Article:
Biographical Sketch of Katherine Koch

Biographical Database of NAWSA Suffragists, 1890-1920

Biography of Katherine Koch, 1874-1952

By Sheree Keith, Ph.D., Associate Professor of Communication Studies, Middle Georgia State University

President, Georgia Woman Suffrage Association; Chair, 11th Ward, National League of Women Voters

Catherine R. Koch (also Kate; also spelled Katherine) was born on April 5, 1874, to Fredrick and Maggie Koch. Her father was born in Germany, and her mother was a first-generation daughter of German parents. Catherine Koch was the oldest of her six siblings: Elizabeth, Matilda, Ada, Fred, and Margaret (Maggie).

At the November 1901 Georgia Woman Suffrage Association (GWSA) convention, Catherine Koch was elected president. The following year, she supported Atlanta women to petition to vote in municipal elections. They were ultimately rejected, and Koch went on to represent the GWSA at the 1903 meeting of the National American Woman Suffrage Association (NAWSA). While Koch resigned the presidency in 1904, she continued to hold various executive positions with the GWSA in the years that followed. She marched as a Georgia delegate in the 1913 suffrage parade in Washington, D.C. as a representative of the Georgia association. On March 27, 1915, the Atlanta Constitution published that Koch and several other women helped organize “suffrage entertainments” to raise funds for the suffrage education campaign, which included a suffrage spelling bee. In 1916, Koch facilitated a suffrage school on the first and second Wednesday of each month for the Atlanta Equal Suffrage Association. Each suffrage school featured an address on woman's suffrage by one of Atlanta's leading business or professional men. In addition to her work with the GWSA, she belonged to the Georgia Young People's Suffrage Association, for which she was the recording secretary; the Atlanta Equal Suffrage Association, for which she served as the chairman of the press committee; and the East Atlanta Improvement Club.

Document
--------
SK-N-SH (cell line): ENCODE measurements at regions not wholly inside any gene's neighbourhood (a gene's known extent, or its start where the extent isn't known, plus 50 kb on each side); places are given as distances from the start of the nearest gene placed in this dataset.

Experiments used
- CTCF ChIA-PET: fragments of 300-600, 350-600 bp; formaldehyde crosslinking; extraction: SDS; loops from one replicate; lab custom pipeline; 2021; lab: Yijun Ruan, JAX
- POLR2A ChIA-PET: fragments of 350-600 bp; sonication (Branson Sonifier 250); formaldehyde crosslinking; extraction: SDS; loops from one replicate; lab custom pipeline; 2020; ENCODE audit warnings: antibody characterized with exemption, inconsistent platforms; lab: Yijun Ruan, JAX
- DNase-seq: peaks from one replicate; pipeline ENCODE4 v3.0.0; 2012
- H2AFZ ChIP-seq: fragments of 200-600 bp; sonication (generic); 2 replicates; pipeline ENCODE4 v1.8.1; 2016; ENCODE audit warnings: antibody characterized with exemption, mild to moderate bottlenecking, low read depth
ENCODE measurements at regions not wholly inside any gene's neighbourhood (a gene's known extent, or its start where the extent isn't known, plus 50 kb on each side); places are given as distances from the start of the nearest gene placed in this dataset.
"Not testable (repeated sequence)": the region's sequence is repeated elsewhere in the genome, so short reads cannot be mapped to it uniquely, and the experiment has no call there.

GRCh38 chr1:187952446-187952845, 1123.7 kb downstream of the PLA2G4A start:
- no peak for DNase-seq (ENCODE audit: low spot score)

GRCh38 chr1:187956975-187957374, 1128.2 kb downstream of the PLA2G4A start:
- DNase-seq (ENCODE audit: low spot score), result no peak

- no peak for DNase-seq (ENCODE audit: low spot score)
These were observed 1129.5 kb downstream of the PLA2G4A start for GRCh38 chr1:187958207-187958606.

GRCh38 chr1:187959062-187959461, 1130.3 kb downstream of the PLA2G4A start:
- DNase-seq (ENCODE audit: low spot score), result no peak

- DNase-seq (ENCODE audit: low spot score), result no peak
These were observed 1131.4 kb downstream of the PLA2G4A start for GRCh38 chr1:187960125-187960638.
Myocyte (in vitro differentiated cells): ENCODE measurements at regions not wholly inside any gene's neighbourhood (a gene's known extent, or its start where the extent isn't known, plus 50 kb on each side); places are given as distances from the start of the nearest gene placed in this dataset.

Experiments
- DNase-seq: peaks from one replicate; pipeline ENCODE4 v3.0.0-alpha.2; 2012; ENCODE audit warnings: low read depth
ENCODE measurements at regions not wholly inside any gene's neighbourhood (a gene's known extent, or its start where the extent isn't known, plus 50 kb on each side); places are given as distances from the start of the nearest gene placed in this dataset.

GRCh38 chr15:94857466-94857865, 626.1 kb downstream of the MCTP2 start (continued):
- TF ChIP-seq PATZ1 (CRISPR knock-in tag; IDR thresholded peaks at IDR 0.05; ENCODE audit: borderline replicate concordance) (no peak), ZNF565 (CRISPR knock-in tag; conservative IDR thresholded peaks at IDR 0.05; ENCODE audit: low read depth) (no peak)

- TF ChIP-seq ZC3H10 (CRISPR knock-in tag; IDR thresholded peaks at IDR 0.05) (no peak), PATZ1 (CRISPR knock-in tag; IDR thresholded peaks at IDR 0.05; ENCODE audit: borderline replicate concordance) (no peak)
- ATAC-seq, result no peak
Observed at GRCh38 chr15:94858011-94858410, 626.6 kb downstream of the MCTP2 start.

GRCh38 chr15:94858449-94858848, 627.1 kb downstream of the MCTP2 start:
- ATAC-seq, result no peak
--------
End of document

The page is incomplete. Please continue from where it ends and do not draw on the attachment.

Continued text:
After the passage of the Nineteenth Amendment, Koch went on to serve with the League of Women Voters, the chairing the eleventh ward. According to a 1922 article in the Atlanta Constitution, the stated goal of this organization was “arousing in women a sense of responsibility in public affairs, and to give them such practical information as every intelligent voter should have.”

Catherine Koch never married and died March 2, 1952, while living with her younger sister Maggie. Koch is buried at the family plot in Westview Cemetery in Atlanta, Georgia.

SOURCES:

“Eleventh Ward Women to Have Voter's School.” Atlanta Constitution. November 11, 1922, p.14. Newspapers.com.

Eltzroth, E. Lee. “Woman Suffrage.” History & Archaeology: Progressive Era to WWII, 1900-1945. New Georgia Encyclopedia. Last updated June 8, 2017. http://www.georgiaencyclopedia.org/articles/history-archaeology/woman-suffrage.

Find a Grave. Catherine Koch. Accessed June 26, 2018. https://www.findagrave.com/memorial/158929322.

“First Sessions Held by Women.” Atlanta Constitution. July 10, 1908, p.1. Newspapers.com.

Harper, Ida Husted, ed. “Georgia.” Chapter X in History of Woman Suffrage, vol. 6: 1900-1920, 121-143. New York: National American Woman Suffrage Association, 1922. [LINK]

Koch, Kate. “Executive Board Meets.” Atlanta Constitution. March 27, 1915, p.4. Newspapers.com.

“Miss Kate R. Koch.” Obituary. Atlanta Constitution. March 3, 1952, p.16. Newspapers.com.

United States Census 1880 and 1900, s.v. “Catherine Koch, Georgia.” HeritageQuest.

United States Census 1910, 1920, 1930, and 1940, s.v. “Kate Koch, Georgia.” HeritageQuest.

“Women Ask Vote in All Primaries.” Atlanta Constitution. May 6, 1919, pp.1,3. Newspapers.com.

back to top